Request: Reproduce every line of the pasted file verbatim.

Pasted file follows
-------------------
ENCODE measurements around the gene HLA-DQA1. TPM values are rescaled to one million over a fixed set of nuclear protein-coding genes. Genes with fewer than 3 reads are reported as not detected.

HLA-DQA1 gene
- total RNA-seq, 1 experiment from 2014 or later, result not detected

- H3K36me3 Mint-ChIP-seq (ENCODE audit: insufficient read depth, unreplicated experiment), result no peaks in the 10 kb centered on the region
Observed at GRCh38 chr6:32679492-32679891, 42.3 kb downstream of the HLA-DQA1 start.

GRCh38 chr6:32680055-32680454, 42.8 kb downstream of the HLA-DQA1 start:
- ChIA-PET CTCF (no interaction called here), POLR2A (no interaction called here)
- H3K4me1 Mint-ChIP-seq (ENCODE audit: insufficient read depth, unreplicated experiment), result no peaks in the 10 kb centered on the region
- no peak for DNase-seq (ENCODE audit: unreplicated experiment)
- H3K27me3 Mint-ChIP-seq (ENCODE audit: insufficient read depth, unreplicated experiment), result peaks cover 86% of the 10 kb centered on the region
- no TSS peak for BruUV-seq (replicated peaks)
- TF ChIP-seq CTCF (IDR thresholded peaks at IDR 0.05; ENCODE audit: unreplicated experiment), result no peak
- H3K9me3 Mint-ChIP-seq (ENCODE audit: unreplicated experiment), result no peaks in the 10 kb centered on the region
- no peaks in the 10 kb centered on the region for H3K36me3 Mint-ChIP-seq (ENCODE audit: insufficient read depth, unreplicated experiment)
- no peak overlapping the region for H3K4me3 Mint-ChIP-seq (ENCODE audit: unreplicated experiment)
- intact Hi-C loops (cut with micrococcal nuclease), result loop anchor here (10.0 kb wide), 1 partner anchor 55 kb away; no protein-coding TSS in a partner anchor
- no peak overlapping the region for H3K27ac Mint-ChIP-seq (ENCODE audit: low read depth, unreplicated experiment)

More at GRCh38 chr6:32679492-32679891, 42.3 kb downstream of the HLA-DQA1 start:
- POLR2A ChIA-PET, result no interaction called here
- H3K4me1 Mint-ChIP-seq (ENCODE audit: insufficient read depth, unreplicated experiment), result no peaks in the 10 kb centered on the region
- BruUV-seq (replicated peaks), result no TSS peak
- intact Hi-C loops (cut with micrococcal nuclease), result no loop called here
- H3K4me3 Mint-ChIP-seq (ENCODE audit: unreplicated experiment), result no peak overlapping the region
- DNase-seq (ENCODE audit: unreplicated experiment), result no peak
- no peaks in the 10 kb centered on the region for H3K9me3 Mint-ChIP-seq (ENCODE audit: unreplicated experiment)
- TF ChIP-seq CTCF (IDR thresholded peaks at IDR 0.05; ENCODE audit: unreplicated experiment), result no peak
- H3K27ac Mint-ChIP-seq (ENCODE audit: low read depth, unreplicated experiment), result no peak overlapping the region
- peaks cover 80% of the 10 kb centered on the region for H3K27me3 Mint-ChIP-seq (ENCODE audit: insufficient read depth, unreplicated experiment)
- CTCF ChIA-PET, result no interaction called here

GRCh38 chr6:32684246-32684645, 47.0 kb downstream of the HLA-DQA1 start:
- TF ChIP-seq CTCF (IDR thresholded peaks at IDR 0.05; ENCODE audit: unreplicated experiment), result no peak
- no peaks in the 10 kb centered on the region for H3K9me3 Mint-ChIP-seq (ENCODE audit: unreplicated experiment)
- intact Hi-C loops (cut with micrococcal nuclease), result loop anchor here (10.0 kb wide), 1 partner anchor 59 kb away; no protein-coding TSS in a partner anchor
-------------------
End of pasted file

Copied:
ENCODE measurements around the gene HLA-DQA1. TPM values are rescaled to one million over a fixed set of nuclear protein-coding genes. Genes with fewer than 3 reads are reported as not detected.

HLA-DQA1 gene
- total RNA-seq, 1 experiment from 2014 or later, result not detected

- H3K36me3 Mint-ChIP-seq (ENCODE audit: insufficient read depth, unreplicated experiment), result no peaks in the 10 kb centered on the region
Observed at GRCh38 chr6:32679492-32679891, 42.3 kb downstream of the HLA-DQA1 start.

GRCh38 chr6:32680055-32680454, 42.8 kb downstream of the HLA-DQA1 start:
- ChIA-PET CTCF (no interaction called here), POLR2A (no interaction called here)
- H3K4me1 Mint-ChIP-seq (ENCODE audit: insufficient read depth, unreplicated experiment), result no peaks in the 10 kb centered on the region
- no peak for DNase-seq (ENCODE audit: unreplicated experiment)
- H3K27me3 Mint-ChIP-seq (ENCODE audit: insufficient read depth, unreplicated experiment), result peaks cover 86% of the 10 kb centered on the region
- no TSS peak for BruUV-seq (replicated peaks)
- TF ChIP-seq CTCF (IDR thresholded peaks at IDR 0.05; ENCODE audit: unreplicated experiment), result no peak
- H3K9me3 Mint-ChIP-seq (ENCODE audit: unreplicated experiment), result no peaks in the 10 kb centered on the region
- no peaks in the 10 kb centered on the region for H3K36me3 Mint-ChIP-seq (ENCODE audit: insufficient read depth, unreplicated experiment)
- no peak overlapping the region for H3K4me3 Mint-ChIP-seq (ENCODE audit: unreplicated experiment)
- intact Hi-C loops (cut with micrococcal nuclease), result loop anchor here (10.0 kb wide), 1 partner anchor 55 kb away; no protein-coding TSS in a partner anchor
- no peak overlapping the region for H3K27ac Mint-ChIP-seq (ENCODE audit: low read depth, unreplicated experiment)

More at GRCh38 chr6:32679492-32679891, 42.3 kb downstream of the HLA-DQA1 start:
- POLR2A ChIA-PET, result no interaction called here
- H3K4me1 Mint-ChIP-seq (ENCODE audit: insufficient read depth, unreplicated experiment), result no peaks in the 10 kb centered on the region
- BruUV-seq (replicated peaks), result no TSS peak
- intact Hi-C loops (cut with micrococcal nuclease), result no loop called here
- H3K4me3 Mint-ChIP-seq (ENCODE audit: unreplicated experiment), result no peak overlapping the region
- DNase-seq (ENCODE audit: unreplicated experiment), result no peak
- no peaks in the 10 kb centered on the region for H3K9me3 Mint-ChIP-seq (ENCODE audit: unreplicated experiment)
- TF ChIP-seq CTCF (IDR thresholded peaks at IDR 0.05; ENCODE audit: unreplicated experiment), result no peak
- H3K27ac Mint-ChIP-seq (ENCODE audit: low read depth, unreplicated experiment), result no peak overlapping the region
- peaks cover 80% of the 10 kb centered on the region for H3K27me3 Mint-ChIP-seq (ENCODE audit: insufficient read depth, unreplicated experiment)
- CTCF ChIA-PET, result no interaction called here

GRCh38 chr6:32684246-32684645, 47.0 kb downstream of the HLA-DQA1 start:
- TF ChIP-seq CTCF (IDR thresholded peaks at IDR 0.05; ENCODE audit: unreplicated experiment), result no peak
- no peaks in the 10 kb centered on the region for H3K9me3 Mint-ChIP-seq (ENCODE audit: unreplicated experiment)
- intact Hi-C loops (cut with micrococcal nuclease), result loop anchor here (10.0 kb wide), 1 partner anchor 59 kb away; no protein-coding TSS in a partner anchor